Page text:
MANGAIA WIND GENERATOR TO GET REPAIRS

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By Ulamila Kurai Wragg

RAROTONGA, Cook Islands (Cook Islands News, Dec. 27) – A decision by the manager of the Mangaia energy division to hit out at government for its lack of interest towards the windmill project on the island did not go unnoticed.

[PIR editor’s note: Mangaia, southernmost of the Cook Islands, is said to be the oldest island in the Pacific.]

Anthony Whyte said last week that he has been accorded a one day visit by a delegation of senior government people to look at the windmill project.

The delegation included deputy Prime Minister Sir Terepai Maoate, Ken Buchanan of the DPM's office, aid management's Steve Barret, Oneroa MP Winton Pickering and they were joined on the island by prime minister Jim Marurai who was already there on holiday.

One of the two wind turbines has been down since last year and there has been no support at all from government. The windmills provide some electricity to the island.

Whyte told the media that providing electricity to the island is a responsibility of the Cook Islands government and with climate change and renewable energy being key words at present, "we would expect far more input from them".

Whyte said that the delegation had confirmed with him that the Cook Islands government will now fund the rehabilitation project, along with the input from SOPAC and from Vergnet, the French company that manufactured the windmill.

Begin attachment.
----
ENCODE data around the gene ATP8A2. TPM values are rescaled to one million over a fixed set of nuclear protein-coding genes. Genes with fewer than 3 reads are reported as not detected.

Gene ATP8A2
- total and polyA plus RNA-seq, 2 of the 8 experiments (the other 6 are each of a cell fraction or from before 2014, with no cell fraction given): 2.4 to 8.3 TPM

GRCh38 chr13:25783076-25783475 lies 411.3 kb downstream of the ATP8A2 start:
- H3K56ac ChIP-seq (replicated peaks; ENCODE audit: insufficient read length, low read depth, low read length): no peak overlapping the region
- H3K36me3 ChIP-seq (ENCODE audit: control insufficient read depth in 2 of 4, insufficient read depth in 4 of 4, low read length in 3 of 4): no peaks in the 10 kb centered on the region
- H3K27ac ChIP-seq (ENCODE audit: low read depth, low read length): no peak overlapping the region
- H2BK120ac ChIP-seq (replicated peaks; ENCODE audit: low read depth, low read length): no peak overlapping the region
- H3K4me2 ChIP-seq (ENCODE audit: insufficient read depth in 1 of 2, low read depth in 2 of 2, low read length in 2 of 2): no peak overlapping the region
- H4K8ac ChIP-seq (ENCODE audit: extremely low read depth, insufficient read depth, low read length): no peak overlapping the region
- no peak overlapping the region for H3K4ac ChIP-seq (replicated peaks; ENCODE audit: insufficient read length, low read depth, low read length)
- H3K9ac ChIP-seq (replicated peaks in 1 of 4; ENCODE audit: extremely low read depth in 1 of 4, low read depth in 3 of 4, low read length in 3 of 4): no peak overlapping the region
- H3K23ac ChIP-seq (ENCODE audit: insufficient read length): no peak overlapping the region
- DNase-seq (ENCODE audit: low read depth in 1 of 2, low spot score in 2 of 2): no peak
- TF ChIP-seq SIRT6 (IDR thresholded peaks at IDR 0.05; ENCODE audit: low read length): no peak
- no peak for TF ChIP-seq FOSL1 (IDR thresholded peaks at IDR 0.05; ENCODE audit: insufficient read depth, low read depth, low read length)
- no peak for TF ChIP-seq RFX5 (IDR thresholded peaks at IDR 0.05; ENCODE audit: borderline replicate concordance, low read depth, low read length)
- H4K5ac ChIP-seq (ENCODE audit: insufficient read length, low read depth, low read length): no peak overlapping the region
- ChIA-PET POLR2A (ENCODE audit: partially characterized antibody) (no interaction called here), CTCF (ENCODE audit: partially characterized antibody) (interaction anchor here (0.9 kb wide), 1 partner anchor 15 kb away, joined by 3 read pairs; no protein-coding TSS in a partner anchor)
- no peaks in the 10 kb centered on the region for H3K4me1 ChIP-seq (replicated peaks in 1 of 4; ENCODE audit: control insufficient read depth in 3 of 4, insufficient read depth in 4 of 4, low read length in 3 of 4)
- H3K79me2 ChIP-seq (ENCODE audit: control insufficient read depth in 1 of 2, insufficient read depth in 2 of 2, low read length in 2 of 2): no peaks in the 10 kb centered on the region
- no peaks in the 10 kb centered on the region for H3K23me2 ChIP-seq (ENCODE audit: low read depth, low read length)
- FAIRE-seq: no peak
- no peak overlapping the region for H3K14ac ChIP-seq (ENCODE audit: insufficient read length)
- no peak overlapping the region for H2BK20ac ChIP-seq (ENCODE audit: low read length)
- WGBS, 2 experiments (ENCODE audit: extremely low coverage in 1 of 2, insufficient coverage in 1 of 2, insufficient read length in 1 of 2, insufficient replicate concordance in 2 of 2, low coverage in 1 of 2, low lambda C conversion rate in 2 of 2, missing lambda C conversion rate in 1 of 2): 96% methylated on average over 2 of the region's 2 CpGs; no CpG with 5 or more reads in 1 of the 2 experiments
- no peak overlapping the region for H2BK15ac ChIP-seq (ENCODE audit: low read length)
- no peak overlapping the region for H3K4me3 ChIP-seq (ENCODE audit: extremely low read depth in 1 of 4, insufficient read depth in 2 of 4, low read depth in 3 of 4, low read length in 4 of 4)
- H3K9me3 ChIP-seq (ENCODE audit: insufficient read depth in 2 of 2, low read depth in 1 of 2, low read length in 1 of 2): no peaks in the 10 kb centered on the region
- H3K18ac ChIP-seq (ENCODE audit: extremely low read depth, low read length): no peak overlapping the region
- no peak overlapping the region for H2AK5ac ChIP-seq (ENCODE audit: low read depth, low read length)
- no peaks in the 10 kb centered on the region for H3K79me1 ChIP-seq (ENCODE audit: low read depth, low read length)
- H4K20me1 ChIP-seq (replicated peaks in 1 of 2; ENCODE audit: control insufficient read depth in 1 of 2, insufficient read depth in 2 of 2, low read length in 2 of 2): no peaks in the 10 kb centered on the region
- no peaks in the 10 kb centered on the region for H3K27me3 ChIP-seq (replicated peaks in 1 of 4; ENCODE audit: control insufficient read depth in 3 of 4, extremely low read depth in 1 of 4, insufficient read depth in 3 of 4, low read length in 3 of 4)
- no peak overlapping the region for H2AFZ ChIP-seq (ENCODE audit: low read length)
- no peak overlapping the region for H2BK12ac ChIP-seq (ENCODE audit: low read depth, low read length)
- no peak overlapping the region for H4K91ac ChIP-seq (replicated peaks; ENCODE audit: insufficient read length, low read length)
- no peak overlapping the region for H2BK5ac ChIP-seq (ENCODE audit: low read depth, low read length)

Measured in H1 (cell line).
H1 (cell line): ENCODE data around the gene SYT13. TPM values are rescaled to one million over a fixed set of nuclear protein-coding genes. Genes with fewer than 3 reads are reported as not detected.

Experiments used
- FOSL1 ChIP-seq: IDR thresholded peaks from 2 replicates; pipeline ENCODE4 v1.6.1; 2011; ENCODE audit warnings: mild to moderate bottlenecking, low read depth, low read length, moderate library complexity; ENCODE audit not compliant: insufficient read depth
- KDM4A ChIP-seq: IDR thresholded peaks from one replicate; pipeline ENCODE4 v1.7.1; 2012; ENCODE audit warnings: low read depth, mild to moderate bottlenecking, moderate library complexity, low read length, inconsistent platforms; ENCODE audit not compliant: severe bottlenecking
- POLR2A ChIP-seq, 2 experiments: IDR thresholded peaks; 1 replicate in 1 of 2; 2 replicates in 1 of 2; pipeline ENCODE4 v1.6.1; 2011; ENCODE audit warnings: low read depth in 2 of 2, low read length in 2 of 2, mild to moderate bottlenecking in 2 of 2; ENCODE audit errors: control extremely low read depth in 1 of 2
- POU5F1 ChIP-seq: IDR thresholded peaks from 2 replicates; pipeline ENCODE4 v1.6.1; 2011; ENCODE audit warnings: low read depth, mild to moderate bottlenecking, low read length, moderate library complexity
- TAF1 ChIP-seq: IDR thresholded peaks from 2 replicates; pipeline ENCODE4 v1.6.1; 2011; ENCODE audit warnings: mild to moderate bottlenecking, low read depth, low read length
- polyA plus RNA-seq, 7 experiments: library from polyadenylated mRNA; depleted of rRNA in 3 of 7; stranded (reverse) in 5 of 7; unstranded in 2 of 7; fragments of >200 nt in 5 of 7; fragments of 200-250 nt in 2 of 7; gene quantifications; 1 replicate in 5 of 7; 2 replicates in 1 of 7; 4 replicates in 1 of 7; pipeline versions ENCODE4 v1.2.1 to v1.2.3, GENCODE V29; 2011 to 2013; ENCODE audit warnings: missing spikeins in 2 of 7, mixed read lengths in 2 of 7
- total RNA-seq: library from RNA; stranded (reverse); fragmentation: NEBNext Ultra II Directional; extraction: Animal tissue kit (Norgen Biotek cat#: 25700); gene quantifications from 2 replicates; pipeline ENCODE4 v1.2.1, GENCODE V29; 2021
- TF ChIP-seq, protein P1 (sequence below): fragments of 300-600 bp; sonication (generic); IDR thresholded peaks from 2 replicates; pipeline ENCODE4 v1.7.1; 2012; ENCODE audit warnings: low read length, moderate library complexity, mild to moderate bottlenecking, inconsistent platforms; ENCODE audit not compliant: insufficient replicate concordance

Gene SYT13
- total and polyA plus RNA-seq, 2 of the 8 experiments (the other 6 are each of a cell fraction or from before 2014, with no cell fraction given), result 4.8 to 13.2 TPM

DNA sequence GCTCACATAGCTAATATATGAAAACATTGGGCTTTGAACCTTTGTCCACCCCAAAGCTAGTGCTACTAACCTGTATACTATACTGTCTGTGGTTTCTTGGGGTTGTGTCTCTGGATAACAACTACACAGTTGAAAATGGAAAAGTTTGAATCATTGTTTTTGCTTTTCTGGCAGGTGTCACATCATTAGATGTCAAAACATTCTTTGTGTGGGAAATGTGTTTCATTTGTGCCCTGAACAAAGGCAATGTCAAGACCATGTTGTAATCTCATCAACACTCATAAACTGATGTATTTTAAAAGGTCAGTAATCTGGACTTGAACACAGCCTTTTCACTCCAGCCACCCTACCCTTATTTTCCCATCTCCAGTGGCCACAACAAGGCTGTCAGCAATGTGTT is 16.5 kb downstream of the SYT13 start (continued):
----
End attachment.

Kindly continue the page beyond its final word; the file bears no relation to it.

It originally was a NZ$350,000 [US$270,000] investment from Australian and French aid but no figure has been put on the repair and rehabilitation work.

Whyte told Cook Islands News early this month that after years of working with the French turbines, he had become very familiar with them and could see a number of design problems.

"I know the turbines can produce electricity and can help save precious diesel fuel.

"This project may not be the whole answer for outer islands, but it will go some way towards solving our energy problems," he said.

"I have had very little budget if any for repairs and maintenance, with central government not particularly interested. They seem happy for me to talk about them at conferences, but not interested in helping me to keep them going. There are many more issues to deal with in regards to these I have seen first hand and hope there is more assistance coming forth rather than just words."

Whyte said it was obvious that his open dialogue via the media about the problems he was facing expedited the attention from government.

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